See Borax.


Us artificial. This artificial aperture is generally at the ring of the abdominal muscles, in consequence of a hernia. It has occasioned many discussions in the works of the later German surgeons, particularly Richter and Loeffer; but the management cannot be easily described. Its formation must, when an union of the two ends of the divided intestine cannot be effected, be left to nature; and the little conveniences to be added, must depend on contrivance, rather than medical skill.

Anus, a contraction of annulus, a ring.

Axus. See Cerebrum.

Ani abscessus. See Abscessus.

A Ni inflammatio. See Proctalgia.


(From Antitypus 912 against, and ductile). A hard substance which resists pressure; as a node. See Renisus.


(From ango, to torment). See Alysmos.


(From a, neg. and Anypeuthyna 914 hurtful). In medicine this signifies events that cannot be charged on the physician, who is not, of course, accountable for them.


(From Apagma 917 and to draw from).

See Abductio.

Apalachine Gallis

(From' Apalachine Gallis 919 to repel, because it is supposed to repel infection). See Cassine.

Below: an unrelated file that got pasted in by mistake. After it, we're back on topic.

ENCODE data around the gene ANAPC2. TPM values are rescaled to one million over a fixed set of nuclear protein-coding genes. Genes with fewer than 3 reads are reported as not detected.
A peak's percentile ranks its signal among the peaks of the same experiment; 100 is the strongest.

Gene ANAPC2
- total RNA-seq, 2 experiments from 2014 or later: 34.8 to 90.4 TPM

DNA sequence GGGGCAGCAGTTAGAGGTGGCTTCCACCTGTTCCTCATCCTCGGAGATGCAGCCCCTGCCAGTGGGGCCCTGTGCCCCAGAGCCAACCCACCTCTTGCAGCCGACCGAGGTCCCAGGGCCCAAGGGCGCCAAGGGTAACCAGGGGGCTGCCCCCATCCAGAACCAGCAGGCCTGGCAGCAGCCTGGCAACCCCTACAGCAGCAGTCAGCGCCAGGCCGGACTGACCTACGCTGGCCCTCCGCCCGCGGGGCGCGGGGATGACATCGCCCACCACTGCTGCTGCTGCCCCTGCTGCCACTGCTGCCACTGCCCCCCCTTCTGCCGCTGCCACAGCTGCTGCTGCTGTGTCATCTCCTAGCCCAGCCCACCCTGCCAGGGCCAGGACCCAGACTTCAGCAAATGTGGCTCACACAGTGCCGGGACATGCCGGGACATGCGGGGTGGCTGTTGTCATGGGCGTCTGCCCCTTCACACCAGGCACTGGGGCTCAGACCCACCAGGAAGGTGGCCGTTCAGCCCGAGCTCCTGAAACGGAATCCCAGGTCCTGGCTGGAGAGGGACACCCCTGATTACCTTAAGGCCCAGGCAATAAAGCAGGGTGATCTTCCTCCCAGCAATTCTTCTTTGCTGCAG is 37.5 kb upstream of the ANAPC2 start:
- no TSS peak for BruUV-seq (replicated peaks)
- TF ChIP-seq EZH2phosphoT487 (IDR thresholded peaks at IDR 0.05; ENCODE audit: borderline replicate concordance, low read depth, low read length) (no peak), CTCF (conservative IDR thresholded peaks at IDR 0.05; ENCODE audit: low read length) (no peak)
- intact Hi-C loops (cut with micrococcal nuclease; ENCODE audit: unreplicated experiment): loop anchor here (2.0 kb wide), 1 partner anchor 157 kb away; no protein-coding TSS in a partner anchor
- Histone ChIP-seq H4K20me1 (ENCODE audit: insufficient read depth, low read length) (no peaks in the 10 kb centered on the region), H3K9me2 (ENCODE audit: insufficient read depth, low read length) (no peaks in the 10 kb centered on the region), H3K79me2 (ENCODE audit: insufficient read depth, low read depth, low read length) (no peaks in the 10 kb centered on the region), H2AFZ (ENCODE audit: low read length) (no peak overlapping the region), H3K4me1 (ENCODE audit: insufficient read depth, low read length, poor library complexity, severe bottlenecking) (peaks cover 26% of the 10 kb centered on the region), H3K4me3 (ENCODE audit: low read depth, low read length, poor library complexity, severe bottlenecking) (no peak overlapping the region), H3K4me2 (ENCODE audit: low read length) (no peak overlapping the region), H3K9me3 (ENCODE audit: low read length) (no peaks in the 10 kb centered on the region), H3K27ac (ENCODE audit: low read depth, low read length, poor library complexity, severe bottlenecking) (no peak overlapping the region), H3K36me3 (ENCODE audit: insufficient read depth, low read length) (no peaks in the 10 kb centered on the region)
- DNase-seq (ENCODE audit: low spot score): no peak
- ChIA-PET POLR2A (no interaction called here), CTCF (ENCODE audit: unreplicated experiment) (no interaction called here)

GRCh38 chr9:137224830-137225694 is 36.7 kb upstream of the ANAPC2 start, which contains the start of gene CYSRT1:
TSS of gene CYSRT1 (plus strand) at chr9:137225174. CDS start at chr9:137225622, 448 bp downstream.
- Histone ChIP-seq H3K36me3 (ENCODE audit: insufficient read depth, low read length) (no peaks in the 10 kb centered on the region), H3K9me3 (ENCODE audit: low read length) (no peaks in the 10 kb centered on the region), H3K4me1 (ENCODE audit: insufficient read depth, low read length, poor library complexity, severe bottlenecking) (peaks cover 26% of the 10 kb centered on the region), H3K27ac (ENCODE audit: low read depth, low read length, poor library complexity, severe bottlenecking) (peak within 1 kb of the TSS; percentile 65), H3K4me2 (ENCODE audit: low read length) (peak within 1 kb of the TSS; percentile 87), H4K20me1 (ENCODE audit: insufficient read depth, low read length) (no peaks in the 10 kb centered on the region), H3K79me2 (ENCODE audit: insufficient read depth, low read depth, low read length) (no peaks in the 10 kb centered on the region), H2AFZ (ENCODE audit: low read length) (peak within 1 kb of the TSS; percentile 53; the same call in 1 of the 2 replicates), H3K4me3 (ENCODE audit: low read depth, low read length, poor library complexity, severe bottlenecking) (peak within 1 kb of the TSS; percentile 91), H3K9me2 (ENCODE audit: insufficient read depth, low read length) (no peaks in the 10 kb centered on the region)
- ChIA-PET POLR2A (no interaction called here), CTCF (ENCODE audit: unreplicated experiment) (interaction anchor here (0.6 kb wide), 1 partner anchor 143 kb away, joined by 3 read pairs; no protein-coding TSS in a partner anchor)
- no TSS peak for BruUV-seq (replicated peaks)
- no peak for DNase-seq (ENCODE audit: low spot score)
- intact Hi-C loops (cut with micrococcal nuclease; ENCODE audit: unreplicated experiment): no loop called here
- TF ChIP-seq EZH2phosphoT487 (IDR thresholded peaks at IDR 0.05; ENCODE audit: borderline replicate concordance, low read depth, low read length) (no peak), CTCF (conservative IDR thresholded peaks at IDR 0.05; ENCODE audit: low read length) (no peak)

(From Apallage 920 to change). Hippocrates means by it such a change as implies deliverance from a disease.


(From Apanchomenoi 921 and to strangle). Strangled, or suffocated.


(From Apanthismus 923 to grow thin). A scarcely perceptible line in painting, to which Galen resembles the small capillary veins.


(of Apanthropia 924 from, and a man). An aversion to company, or love of solitude; generally a symptom of melancholy.

Aparachytum Vinum

(From α, neg. and Aparachytum Vinum 926 to pour upon). Wine not mixed with sea water.


(From α, neg. and Aparegoretos 927 to comfort, mitigate). What affords no comfort or relief.


(From Aparine 928 a file; because its bark is rough, and rasps like a file). Called also philanthropus, ampelocarpus, omphalocarpus, ixus, asparine, asperula, goose-grass, and cleaver's bees. Cleavers, goose-share. Hayriff. It is the galium aparine Lin. Sp. Pi. 157.

This plant has been tried in scrofula, but without success; and in some cancerous cases, the juice given internally, and the herb applied in a cataplasm externally, has been supposed to mitigate the severity of the pain. An extract made of its juice is possessed of a pungent saline bitterness. The fresh juice, in doses of two or three ounces, is slightly diuretic. It is best if gathered when half grown. The whole plant is however inert, and scarcely ever employed.

Aparine latifolia. See Asperula.